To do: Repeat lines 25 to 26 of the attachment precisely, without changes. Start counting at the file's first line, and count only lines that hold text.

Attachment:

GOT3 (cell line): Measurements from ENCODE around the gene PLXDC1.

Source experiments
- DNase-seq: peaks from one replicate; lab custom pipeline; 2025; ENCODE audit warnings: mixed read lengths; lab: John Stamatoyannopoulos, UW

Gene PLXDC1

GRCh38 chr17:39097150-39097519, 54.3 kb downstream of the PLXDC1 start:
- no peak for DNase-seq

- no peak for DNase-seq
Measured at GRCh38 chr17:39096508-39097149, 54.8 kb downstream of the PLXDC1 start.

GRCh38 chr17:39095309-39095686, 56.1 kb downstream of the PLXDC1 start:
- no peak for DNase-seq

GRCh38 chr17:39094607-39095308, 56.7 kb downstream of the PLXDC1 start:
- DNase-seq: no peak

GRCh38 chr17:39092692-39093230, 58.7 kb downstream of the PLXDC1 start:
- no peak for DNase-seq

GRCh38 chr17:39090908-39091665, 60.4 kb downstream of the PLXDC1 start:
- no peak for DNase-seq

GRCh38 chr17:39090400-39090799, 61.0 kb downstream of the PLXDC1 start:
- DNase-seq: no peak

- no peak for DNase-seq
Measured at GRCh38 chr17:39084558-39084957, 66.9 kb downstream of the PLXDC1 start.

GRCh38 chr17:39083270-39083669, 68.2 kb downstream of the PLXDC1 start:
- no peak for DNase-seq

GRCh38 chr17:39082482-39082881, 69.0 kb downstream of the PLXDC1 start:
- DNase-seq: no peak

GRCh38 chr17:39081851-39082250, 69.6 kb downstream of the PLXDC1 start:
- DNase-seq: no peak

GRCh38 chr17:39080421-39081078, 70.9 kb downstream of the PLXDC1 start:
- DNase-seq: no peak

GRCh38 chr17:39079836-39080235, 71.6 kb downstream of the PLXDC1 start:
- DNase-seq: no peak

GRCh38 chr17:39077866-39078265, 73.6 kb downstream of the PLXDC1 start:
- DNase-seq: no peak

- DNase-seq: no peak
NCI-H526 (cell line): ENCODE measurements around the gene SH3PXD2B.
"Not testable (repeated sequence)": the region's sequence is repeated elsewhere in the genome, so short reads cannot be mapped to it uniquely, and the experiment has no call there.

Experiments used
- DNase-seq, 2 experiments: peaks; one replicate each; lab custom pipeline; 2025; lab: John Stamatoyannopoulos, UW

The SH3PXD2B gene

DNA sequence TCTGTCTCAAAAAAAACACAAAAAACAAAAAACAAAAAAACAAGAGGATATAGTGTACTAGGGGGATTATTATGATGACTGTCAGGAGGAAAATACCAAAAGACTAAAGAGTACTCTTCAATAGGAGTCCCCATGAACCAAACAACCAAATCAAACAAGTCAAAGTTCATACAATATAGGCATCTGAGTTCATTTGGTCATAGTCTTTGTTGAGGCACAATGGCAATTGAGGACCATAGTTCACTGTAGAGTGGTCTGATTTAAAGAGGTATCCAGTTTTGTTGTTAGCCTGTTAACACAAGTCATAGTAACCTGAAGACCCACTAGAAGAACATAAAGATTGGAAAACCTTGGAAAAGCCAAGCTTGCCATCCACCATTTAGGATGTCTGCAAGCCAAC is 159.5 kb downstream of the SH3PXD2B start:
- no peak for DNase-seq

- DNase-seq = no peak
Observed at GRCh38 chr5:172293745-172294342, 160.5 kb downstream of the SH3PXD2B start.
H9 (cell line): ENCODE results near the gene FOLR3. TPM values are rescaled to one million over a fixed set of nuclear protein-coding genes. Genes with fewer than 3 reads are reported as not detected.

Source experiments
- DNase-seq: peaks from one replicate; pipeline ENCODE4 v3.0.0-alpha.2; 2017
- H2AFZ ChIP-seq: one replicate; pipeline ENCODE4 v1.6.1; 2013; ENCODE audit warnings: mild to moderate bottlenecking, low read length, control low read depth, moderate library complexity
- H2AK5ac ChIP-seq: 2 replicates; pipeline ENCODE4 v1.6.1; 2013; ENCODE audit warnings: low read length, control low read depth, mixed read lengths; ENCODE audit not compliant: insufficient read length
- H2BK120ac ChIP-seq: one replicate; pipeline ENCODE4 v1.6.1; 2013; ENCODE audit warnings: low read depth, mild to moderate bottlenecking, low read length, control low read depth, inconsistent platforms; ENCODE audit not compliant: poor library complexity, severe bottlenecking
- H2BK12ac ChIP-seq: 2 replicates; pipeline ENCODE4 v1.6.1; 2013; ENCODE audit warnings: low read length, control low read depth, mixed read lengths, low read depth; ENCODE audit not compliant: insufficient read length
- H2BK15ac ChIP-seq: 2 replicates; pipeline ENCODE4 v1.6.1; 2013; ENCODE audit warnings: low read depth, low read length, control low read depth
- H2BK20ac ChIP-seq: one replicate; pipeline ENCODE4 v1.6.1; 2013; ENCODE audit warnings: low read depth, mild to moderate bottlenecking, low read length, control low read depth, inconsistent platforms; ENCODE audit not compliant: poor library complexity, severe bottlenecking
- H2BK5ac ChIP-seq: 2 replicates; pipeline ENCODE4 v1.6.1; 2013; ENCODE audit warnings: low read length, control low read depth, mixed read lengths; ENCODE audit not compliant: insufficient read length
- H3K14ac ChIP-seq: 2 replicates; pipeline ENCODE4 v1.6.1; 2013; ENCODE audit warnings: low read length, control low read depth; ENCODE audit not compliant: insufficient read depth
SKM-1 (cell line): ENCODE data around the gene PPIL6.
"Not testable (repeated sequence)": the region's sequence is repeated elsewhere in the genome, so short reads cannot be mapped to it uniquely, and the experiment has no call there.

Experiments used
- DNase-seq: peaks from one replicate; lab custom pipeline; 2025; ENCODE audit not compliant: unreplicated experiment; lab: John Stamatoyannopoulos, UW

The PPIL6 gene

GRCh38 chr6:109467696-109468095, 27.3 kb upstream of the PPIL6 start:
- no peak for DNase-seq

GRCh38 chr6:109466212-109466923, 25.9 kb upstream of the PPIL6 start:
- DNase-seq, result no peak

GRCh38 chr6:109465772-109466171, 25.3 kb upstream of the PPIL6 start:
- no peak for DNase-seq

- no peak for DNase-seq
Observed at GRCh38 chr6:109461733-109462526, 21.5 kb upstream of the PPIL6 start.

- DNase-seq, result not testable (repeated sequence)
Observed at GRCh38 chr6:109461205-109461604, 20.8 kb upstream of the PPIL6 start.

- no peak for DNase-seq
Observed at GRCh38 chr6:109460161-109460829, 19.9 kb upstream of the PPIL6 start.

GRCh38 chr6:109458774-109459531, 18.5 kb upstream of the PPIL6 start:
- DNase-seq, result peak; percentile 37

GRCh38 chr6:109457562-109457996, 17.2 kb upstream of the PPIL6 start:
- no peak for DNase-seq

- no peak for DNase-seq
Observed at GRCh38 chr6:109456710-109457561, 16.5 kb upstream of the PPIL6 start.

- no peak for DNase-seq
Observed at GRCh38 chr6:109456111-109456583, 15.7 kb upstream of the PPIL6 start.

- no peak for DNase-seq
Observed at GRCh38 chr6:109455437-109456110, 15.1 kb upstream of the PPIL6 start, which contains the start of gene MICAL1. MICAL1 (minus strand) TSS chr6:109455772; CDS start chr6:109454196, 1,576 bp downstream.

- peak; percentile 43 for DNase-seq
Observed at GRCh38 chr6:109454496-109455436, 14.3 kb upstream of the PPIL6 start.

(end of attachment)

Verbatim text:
GRCh38 chr17:39081851-39082250, 69.6 kb downstream of the PLXDC1 start:
- DNase-seq: no peak